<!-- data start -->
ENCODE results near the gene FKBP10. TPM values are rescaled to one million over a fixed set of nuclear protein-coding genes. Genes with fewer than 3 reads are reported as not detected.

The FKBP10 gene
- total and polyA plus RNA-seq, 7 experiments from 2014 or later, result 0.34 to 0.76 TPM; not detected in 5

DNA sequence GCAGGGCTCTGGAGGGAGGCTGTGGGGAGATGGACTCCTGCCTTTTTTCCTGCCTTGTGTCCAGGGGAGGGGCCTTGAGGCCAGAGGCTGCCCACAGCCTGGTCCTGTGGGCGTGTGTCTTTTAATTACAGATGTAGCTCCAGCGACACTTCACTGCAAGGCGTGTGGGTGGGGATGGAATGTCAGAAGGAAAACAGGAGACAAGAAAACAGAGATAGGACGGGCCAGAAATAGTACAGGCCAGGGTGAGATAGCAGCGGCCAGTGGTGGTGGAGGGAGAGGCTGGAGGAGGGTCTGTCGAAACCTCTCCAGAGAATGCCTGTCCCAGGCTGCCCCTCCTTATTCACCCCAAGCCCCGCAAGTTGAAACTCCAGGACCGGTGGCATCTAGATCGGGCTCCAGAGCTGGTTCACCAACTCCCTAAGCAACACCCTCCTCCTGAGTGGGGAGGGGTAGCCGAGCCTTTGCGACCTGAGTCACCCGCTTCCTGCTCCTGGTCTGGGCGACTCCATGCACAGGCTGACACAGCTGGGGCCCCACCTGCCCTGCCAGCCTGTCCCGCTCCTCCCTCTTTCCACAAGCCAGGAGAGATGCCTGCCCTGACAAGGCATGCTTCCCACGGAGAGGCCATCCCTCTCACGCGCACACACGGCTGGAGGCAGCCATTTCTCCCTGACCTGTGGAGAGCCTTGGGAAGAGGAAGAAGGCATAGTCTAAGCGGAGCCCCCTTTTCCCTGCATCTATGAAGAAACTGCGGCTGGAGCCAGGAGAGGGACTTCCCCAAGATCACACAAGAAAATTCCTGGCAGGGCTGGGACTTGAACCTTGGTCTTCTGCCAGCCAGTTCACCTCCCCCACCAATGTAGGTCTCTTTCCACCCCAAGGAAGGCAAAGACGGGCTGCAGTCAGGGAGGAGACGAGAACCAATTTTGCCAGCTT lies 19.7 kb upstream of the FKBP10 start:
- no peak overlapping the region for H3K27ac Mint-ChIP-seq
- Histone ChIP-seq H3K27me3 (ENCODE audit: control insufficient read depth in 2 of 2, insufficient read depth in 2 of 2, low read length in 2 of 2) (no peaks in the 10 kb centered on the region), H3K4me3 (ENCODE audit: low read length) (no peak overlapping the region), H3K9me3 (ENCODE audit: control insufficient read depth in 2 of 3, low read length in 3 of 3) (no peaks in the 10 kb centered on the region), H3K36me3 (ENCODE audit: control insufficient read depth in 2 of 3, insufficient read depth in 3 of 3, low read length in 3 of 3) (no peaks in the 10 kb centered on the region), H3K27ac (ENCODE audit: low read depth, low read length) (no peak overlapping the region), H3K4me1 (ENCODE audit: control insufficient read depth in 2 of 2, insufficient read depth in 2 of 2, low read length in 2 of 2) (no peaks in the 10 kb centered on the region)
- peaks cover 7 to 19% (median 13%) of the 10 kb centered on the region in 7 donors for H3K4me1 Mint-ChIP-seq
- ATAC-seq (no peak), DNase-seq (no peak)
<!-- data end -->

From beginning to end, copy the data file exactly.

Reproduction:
ENCODE results near the gene FKBP10. TPM values are rescaled to one million over a fixed set of nuclear protein-coding genes. Genes with fewer than 3 reads are reported as not detected.

The FKBP10 gene
- total and polyA plus RNA-seq, 7 experiments from 2014 or later, result 0.34 to 0.76 TPM; not detected in 5

DNA sequence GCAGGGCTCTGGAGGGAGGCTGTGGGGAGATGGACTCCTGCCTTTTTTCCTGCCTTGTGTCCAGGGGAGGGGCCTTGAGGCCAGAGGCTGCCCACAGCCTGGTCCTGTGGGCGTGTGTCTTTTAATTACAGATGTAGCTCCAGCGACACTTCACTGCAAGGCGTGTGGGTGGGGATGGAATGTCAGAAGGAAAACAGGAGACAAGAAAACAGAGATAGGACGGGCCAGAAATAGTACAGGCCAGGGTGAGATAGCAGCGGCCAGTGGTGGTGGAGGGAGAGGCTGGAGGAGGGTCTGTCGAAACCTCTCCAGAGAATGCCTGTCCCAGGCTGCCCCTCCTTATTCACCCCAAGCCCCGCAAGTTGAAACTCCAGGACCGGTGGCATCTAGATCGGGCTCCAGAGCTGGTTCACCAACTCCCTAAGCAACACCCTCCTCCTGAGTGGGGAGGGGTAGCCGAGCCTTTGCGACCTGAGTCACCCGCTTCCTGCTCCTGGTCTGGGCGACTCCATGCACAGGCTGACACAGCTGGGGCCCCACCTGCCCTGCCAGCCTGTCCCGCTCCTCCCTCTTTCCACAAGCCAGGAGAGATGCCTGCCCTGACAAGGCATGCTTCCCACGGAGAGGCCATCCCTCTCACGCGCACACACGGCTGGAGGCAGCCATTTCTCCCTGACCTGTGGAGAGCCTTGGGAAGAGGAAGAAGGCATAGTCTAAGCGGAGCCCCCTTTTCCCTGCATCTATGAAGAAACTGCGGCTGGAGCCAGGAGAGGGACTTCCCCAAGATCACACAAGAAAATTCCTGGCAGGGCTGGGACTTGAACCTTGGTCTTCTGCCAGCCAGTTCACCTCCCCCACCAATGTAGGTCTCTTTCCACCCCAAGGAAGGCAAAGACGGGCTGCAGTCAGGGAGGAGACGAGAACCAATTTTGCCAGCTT lies 19.7 kb upstream of the FKBP10 start:
- no peak overlapping the region for H3K27ac Mint-ChIP-seq
- Histone ChIP-seq H3K27me3 (ENCODE audit: control insufficient read depth in 2 of 2, insufficient read depth in 2 of 2, low read length in 2 of 2) (no peaks in the 10 kb centered on the region), H3K4me3 (ENCODE audit: low read length) (no peak overlapping the region), H3K9me3 (ENCODE audit: control insufficient read depth in 2 of 3, low read length in 3 of 3) (no peaks in the 10 kb centered on the region), H3K36me3 (ENCODE audit: control insufficient read depth in 2 of 3, insufficient read depth in 3 of 3, low read length in 3 of 3) (no peaks in the 10 kb centered on the region), H3K27ac (ENCODE audit: low read depth, low read length) (no peak overlapping the region), H3K4me1 (ENCODE audit: control insufficient read depth in 2 of 2, insufficient read depth in 2 of 2, low read length in 2 of 2) (no peaks in the 10 kb centered on the region)
- peaks cover 7 to 19% (median 13%) of the 10 kb centered on the region in 7 donors for H3K4me1 Mint-ChIP-seq
- ATAC-seq (no peak), DNase-seq (no peak)